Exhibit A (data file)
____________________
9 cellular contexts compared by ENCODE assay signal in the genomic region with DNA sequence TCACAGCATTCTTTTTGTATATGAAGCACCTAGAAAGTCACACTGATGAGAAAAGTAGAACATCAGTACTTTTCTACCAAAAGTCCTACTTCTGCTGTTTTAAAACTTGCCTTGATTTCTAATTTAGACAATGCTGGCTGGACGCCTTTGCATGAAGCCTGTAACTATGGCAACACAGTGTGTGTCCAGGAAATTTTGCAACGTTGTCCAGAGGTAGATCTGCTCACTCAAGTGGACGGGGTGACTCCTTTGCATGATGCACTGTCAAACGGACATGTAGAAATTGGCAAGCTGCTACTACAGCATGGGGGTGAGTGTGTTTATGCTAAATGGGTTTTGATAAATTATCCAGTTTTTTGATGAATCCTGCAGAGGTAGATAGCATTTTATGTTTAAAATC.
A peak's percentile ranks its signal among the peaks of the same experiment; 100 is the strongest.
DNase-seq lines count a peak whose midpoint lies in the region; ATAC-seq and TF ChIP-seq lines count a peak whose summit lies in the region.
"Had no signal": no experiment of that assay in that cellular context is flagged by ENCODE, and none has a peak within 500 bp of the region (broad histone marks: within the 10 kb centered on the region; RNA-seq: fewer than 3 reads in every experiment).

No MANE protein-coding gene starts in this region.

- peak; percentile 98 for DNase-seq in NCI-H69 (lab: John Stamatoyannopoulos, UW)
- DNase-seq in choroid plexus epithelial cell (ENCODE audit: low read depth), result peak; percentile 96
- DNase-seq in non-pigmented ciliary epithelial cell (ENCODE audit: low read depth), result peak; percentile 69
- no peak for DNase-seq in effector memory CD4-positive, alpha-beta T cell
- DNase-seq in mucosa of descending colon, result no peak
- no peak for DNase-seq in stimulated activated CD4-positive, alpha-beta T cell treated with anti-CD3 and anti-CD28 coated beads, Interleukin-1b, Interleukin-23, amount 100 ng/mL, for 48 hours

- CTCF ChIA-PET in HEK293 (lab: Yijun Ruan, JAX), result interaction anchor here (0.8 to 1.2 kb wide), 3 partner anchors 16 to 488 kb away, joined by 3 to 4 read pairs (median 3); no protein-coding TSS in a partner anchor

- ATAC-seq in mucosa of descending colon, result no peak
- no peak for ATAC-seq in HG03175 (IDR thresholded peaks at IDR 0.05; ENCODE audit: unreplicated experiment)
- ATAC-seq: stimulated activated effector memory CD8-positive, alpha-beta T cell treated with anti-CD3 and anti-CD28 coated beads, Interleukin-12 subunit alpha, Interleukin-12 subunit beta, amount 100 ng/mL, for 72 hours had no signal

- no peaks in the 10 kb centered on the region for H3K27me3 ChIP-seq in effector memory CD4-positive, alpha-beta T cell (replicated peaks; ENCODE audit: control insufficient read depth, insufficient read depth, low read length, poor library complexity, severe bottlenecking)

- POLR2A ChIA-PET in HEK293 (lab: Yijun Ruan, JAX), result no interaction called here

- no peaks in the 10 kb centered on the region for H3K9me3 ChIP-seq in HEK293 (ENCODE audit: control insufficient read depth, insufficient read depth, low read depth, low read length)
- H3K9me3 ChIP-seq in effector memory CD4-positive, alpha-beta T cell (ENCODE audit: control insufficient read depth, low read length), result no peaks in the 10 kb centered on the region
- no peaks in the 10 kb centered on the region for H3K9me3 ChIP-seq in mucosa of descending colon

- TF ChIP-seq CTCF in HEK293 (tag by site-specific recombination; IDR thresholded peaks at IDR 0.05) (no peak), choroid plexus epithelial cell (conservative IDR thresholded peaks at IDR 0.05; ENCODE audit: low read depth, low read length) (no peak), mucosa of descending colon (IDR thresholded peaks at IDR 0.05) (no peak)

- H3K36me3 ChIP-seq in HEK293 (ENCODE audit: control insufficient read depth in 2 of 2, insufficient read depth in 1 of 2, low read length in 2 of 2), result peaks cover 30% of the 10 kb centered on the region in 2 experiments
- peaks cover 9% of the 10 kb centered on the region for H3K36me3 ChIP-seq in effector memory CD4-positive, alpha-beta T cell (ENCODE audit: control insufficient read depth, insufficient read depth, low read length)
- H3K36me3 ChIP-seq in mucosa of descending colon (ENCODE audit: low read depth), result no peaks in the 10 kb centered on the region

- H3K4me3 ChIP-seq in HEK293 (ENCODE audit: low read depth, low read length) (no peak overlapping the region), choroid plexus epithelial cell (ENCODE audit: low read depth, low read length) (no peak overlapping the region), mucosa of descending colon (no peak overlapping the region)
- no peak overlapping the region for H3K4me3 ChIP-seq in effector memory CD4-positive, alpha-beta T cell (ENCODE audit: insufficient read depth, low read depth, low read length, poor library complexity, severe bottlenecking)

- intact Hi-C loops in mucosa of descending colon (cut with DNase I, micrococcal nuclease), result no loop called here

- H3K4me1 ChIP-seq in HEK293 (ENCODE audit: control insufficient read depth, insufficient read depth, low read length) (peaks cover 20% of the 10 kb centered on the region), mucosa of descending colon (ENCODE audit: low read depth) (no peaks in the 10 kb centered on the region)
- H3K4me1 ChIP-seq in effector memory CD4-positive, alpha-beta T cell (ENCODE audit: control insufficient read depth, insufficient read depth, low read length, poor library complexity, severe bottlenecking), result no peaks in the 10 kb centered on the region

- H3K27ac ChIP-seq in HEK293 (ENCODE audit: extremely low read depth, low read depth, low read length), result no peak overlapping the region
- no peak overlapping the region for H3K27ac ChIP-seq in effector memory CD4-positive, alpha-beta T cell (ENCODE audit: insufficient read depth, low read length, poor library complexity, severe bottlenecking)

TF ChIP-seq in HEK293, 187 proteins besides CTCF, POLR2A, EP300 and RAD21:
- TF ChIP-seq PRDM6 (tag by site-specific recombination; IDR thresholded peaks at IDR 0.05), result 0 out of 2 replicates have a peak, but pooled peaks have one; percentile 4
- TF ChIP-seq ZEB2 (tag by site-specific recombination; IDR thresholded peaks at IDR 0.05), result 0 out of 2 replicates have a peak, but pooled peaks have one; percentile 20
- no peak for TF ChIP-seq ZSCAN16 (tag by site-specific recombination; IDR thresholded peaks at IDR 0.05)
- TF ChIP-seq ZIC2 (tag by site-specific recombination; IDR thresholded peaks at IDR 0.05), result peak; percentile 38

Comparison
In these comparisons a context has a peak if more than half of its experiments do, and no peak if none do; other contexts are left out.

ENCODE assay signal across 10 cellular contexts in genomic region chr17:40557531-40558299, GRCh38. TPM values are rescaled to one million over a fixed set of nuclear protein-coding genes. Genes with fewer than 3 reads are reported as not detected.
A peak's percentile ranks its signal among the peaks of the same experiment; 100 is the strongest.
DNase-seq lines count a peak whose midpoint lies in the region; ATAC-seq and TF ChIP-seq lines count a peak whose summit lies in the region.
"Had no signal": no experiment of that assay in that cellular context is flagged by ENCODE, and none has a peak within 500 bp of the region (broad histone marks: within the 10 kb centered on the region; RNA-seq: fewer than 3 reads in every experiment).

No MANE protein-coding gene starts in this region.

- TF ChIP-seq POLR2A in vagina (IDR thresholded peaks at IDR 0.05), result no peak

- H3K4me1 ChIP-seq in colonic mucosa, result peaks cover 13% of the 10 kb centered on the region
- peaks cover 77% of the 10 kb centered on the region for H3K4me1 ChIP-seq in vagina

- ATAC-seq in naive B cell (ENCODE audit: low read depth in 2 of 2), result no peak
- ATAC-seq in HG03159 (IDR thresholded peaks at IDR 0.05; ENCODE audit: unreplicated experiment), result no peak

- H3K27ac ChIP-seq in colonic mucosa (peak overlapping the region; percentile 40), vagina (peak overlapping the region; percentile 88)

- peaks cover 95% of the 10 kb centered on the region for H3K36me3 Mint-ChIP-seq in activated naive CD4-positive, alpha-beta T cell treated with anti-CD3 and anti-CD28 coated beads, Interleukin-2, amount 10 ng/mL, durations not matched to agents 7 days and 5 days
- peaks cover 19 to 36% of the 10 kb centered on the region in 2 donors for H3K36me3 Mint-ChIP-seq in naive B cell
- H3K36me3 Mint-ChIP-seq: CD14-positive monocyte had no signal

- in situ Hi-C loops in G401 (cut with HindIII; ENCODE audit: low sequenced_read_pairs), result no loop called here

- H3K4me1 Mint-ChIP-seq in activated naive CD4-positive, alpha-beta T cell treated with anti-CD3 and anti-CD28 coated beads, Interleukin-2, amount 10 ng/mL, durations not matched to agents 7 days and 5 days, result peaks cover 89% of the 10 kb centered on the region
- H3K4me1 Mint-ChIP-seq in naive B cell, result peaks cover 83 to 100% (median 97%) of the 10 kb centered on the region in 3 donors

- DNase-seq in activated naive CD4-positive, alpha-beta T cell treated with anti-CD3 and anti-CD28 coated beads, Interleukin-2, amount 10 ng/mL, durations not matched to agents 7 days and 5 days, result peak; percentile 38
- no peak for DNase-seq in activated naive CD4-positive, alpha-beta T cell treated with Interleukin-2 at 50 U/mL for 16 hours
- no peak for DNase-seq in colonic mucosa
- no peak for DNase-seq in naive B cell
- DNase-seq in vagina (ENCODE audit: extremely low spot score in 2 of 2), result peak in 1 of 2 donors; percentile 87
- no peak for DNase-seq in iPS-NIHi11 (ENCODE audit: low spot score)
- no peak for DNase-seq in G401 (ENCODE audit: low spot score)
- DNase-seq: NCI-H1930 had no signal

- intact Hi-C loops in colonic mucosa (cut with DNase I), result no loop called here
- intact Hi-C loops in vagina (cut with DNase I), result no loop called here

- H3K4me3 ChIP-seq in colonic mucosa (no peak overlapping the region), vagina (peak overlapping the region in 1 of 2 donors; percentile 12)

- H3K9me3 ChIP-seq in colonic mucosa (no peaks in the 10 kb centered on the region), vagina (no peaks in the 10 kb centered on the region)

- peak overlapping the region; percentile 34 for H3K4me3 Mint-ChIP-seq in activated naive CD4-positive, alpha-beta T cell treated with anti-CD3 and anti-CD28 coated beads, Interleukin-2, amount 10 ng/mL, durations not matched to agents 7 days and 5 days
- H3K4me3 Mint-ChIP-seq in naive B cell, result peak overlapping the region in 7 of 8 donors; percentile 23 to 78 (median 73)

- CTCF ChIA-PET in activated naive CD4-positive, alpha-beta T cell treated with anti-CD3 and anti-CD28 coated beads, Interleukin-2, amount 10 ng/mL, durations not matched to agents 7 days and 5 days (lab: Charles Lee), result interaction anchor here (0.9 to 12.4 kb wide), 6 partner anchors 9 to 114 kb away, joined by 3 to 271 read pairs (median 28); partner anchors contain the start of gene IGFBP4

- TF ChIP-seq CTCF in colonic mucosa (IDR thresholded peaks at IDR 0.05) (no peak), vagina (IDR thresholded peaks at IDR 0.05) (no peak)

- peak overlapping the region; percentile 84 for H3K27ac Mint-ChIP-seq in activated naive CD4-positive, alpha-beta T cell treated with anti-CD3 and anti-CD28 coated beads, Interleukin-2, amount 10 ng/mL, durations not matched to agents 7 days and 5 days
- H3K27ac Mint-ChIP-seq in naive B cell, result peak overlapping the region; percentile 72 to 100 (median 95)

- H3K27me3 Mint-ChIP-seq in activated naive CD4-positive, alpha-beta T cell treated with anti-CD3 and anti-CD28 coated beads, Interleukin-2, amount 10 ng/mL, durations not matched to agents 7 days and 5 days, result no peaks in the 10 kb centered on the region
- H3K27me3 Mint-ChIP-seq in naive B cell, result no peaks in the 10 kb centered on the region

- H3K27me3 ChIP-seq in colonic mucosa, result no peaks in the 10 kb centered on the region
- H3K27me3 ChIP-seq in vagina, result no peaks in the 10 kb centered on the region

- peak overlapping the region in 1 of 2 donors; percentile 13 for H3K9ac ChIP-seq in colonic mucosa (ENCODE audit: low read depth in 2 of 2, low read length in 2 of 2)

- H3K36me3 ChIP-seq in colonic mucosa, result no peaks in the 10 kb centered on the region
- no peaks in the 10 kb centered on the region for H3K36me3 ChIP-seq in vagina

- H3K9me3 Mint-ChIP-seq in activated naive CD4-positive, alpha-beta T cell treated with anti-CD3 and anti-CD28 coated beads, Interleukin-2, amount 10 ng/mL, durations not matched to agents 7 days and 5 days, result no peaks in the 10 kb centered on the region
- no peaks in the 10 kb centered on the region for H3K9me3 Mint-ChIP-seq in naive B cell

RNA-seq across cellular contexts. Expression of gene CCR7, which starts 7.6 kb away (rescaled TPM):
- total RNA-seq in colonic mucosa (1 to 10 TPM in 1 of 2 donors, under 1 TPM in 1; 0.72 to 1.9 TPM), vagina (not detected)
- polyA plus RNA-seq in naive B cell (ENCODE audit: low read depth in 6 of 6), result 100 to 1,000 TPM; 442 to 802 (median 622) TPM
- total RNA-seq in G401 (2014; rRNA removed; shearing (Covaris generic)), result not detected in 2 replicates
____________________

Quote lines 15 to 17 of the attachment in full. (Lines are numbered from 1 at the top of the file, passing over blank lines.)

- ATAC-seq: stimulated activated effector memory CD8-positive, alpha-beta T cell treated with anti-CD3 and anti-CD28 coated beads, Interleukin-12 subunit alpha, Interleukin-12 subunit beta, amount 100 ng/mL, for 72 hours had no signal

- no peaks in the 10 kb centered on the region for H3K27me3 ChIP-seq in effector memory CD4-positive, alpha-beta T cell (replicated peaks; ENCODE audit: control insufficient read depth, insufficient read depth, low read length, poor library complexity, severe bottlenecking)

- POLR2A ChIA-PET in HEK293 (lab: Yijun Ruan, JAX), result no interaction called here